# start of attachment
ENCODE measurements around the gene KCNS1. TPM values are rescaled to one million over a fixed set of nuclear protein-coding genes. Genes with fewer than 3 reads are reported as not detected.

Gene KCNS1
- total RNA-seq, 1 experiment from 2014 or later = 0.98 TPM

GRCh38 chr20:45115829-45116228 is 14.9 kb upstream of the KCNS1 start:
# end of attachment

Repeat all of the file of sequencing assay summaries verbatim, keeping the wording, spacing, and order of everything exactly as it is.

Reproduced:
ENCODE measurements around the gene KCNS1. TPM values are rescaled to one million over a fixed set of nuclear protein-coding genes. Genes with fewer than 3 reads are reported as not detected.

Gene KCNS1
- total RNA-seq, 1 experiment from 2014 or later = 0.98 TPM

GRCh38 chr20:45115829-45116228 is 14.9 kb upstream of the KCNS1 start: